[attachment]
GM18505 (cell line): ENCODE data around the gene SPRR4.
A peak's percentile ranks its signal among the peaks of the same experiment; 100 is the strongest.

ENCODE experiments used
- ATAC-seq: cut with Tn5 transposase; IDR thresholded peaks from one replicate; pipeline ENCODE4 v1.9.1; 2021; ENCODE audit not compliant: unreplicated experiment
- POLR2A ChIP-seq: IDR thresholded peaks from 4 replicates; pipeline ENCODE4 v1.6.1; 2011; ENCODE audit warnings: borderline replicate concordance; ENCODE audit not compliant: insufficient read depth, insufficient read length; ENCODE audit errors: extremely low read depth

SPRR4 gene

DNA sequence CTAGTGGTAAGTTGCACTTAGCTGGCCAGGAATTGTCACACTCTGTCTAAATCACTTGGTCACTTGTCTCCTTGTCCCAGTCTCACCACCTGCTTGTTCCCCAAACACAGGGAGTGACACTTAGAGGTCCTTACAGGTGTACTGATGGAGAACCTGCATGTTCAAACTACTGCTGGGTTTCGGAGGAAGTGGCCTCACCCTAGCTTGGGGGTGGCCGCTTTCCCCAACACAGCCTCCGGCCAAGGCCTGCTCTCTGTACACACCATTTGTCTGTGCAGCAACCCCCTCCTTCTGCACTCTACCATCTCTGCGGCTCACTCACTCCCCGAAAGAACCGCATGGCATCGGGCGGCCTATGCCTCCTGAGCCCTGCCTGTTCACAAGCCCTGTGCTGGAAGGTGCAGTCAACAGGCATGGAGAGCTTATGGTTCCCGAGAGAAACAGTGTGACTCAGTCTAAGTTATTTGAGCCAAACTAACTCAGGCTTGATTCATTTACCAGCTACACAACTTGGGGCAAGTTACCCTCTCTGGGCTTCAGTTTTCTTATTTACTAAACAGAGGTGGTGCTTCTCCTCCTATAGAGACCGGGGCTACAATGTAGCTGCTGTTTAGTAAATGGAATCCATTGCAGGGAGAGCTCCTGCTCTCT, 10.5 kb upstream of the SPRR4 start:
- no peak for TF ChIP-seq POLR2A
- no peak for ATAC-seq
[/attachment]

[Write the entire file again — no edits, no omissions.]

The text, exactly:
GM18505 (cell line): ENCODE data around the gene SPRR4.
A peak's percentile ranks its signal among the peaks of the same experiment; 100 is the strongest.

ENCODE experiments used
- ATAC-seq: cut with Tn5 transposase; IDR thresholded peaks from one replicate; pipeline ENCODE4 v1.9.1; 2021; ENCODE audit not compliant: unreplicated experiment
- POLR2A ChIP-seq: IDR thresholded peaks from 4 replicates; pipeline ENCODE4 v1.6.1; 2011; ENCODE audit warnings: borderline replicate concordance; ENCODE audit not compliant: insufficient read depth, insufficient read length; ENCODE audit errors: extremely low read depth

SPRR4 gene

DNA sequence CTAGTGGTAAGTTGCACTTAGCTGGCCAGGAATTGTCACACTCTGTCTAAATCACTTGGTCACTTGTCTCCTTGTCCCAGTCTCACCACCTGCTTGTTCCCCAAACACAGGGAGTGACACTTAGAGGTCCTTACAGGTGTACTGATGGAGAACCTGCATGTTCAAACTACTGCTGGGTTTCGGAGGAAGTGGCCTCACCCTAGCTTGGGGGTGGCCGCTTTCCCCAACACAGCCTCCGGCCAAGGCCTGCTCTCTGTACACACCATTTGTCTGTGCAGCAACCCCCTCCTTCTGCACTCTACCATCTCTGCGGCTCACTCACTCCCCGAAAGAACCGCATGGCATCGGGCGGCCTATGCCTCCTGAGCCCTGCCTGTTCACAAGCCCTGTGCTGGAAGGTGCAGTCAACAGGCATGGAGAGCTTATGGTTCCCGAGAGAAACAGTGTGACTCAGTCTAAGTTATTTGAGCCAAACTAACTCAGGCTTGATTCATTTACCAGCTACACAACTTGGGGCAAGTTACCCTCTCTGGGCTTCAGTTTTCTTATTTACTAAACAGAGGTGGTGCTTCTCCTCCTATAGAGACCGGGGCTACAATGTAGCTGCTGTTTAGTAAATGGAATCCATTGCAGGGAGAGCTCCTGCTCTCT, 10.5 kb upstream of the SPRR4 start:
- no peak for TF ChIP-seq POLR2A
- no peak for ATAC-seq